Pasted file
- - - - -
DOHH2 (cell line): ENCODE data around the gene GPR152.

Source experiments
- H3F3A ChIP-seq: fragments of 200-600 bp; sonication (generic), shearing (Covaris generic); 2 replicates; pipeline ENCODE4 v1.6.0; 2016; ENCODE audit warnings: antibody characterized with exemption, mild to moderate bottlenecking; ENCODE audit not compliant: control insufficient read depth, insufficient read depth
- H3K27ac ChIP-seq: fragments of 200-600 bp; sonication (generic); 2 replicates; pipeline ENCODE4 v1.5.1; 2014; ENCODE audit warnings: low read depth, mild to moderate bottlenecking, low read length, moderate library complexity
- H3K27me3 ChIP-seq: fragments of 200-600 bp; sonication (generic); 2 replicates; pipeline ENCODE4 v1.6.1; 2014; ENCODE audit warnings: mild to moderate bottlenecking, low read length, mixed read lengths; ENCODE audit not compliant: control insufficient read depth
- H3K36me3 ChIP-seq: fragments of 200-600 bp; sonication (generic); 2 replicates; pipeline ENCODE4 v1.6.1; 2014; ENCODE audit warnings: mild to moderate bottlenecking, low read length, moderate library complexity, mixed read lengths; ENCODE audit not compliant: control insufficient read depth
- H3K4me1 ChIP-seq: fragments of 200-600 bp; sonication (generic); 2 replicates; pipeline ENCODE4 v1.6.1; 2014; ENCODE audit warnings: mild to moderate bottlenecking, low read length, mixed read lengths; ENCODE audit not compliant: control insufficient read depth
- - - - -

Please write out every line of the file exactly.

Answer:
DOHH2 (cell line): ENCODE data around the gene GPR152.

Source experiments
- H3F3A ChIP-seq: fragments of 200-600 bp; sonication (generic), shearing (Covaris generic); 2 replicates; pipeline ENCODE4 v1.6.0; 2016; ENCODE audit warnings: antibody characterized with exemption, mild to moderate bottlenecking; ENCODE audit not compliant: control insufficient read depth, insufficient read depth
- H3K27ac ChIP-seq: fragments of 200-600 bp; sonication (generic); 2 replicates; pipeline ENCODE4 v1.5.1; 2014; ENCODE audit warnings: low read depth, mild to moderate bottlenecking, low read length, moderate library complexity
- H3K27me3 ChIP-seq: fragments of 200-600 bp; sonication (generic); 2 replicates; pipeline ENCODE4 v1.6.1; 2014; ENCODE audit warnings: mild to moderate bottlenecking, low read length, mixed read lengths; ENCODE audit not compliant: control insufficient read depth
- H3K36me3 ChIP-seq: fragments of 200-600 bp; sonication (generic); 2 replicates; pipeline ENCODE4 v1.6.1; 2014; ENCODE audit warnings: mild to moderate bottlenecking, low read length, moderate library complexity, mixed read lengths; ENCODE audit not compliant: control insufficient read depth
- H3K4me1 ChIP-seq: fragments of 200-600 bp; sonication (generic); 2 replicates; pipeline ENCODE4 v1.6.1; 2014; ENCODE audit warnings: mild to moderate bottlenecking, low read length, mixed read lengths; ENCODE audit not compliant: control insufficient read depth